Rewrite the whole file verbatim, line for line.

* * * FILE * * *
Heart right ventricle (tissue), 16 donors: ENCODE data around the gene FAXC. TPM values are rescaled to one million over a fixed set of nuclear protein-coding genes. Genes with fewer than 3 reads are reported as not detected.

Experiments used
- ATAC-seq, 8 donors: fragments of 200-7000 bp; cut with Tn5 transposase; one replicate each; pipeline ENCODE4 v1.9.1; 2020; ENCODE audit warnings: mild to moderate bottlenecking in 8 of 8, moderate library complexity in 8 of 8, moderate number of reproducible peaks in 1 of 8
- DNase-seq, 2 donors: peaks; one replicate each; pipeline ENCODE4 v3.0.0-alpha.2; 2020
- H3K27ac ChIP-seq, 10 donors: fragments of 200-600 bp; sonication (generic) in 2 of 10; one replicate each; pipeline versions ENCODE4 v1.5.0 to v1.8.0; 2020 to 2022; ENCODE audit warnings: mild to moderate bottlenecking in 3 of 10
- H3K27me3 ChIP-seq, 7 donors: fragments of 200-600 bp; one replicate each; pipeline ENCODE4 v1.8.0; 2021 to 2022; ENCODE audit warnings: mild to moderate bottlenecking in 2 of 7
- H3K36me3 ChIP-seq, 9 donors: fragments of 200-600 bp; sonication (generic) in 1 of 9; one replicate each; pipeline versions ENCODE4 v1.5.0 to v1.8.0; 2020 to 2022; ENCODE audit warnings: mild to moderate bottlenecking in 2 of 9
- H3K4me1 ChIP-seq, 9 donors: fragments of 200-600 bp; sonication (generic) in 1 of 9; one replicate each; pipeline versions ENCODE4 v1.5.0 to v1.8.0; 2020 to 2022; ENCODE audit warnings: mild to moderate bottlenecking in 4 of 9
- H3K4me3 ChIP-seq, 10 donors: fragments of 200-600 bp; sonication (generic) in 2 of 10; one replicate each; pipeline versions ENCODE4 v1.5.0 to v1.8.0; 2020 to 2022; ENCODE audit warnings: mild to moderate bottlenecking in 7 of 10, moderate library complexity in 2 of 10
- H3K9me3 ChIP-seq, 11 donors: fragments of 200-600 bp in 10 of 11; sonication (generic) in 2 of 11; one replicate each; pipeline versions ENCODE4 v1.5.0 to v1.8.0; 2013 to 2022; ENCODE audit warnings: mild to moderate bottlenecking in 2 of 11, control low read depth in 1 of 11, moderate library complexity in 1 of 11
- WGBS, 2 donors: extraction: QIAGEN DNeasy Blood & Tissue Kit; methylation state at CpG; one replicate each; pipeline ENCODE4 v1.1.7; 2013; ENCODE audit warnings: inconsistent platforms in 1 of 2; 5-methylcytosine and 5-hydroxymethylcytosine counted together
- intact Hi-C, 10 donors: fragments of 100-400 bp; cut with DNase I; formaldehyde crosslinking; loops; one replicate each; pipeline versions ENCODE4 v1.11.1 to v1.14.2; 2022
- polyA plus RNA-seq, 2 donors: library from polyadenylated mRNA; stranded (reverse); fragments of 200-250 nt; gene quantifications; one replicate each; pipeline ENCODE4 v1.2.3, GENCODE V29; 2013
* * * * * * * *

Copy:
Heart right ventricle (tissue), 16 donors: ENCODE data around the gene FAXC. TPM values are rescaled to one million over a fixed set of nuclear protein-coding genes. Genes with fewer than 3 reads are reported as not detected.

Experiments used
- ATAC-seq, 8 donors: fragments of 200-7000 bp; cut with Tn5 transposase; one replicate each; pipeline ENCODE4 v1.9.1; 2020; ENCODE audit warnings: mild to moderate bottlenecking in 8 of 8, moderate library complexity in 8 of 8, moderate number of reproducible peaks in 1 of 8
- DNase-seq, 2 donors: peaks; one replicate each; pipeline ENCODE4 v3.0.0-alpha.2; 2020
- H3K27ac ChIP-seq, 10 donors: fragments of 200-600 bp; sonication (generic) in 2 of 10; one replicate each; pipeline versions ENCODE4 v1.5.0 to v1.8.0; 2020 to 2022; ENCODE audit warnings: mild to moderate bottlenecking in 3 of 10
- H3K27me3 ChIP-seq, 7 donors: fragments of 200-600 bp; one replicate each; pipeline ENCODE4 v1.8.0; 2021 to 2022; ENCODE audit warnings: mild to moderate bottlenecking in 2 of 7
- H3K36me3 ChIP-seq, 9 donors: fragments of 200-600 bp; sonication (generic) in 1 of 9; one replicate each; pipeline versions ENCODE4 v1.5.0 to v1.8.0; 2020 to 2022; ENCODE audit warnings: mild to moderate bottlenecking in 2 of 9
- H3K4me1 ChIP-seq, 9 donors: fragments of 200-600 bp; sonication (generic) in 1 of 9; one replicate each; pipeline versions ENCODE4 v1.5.0 to v1.8.0; 2020 to 2022; ENCODE audit warnings: mild to moderate bottlenecking in 4 of 9
- H3K4me3 ChIP-seq, 10 donors: fragments of 200-600 bp; sonication (generic) in 2 of 10; one replicate each; pipeline versions ENCODE4 v1.5.0 to v1.8.0; 2020 to 2022; ENCODE audit warnings: mild to moderate bottlenecking in 7 of 10, moderate library complexity in 2 of 10
- H3K9me3 ChIP-seq, 11 donors: fragments of 200-600 bp in 10 of 11; sonication (generic) in 2 of 11; one replicate each; pipeline versions ENCODE4 v1.5.0 to v1.8.0; 2013 to 2022; ENCODE audit warnings: mild to moderate bottlenecking in 2 of 11, control low read depth in 1 of 11, moderate library complexity in 1 of 11
- WGBS, 2 donors: extraction: QIAGEN DNeasy Blood & Tissue Kit; methylation state at CpG; one replicate each; pipeline ENCODE4 v1.1.7; 2013; ENCODE audit warnings: inconsistent platforms in 1 of 2; 5-methylcytosine and 5-hydroxymethylcytosine counted together
- intact Hi-C, 10 donors: fragments of 100-400 bp; cut with DNase I; formaldehyde crosslinking; loops; one replicate each; pipeline versions ENCODE4 v1.11.1 to v1.14.2; 2022
- polyA plus RNA-seq, 2 donors: library from polyadenylated mRNA; stranded (reverse); fragments of 200-250 nt; gene quantifications; one replicate each; pipeline ENCODE4 v1.2.3, GENCODE V29; 2013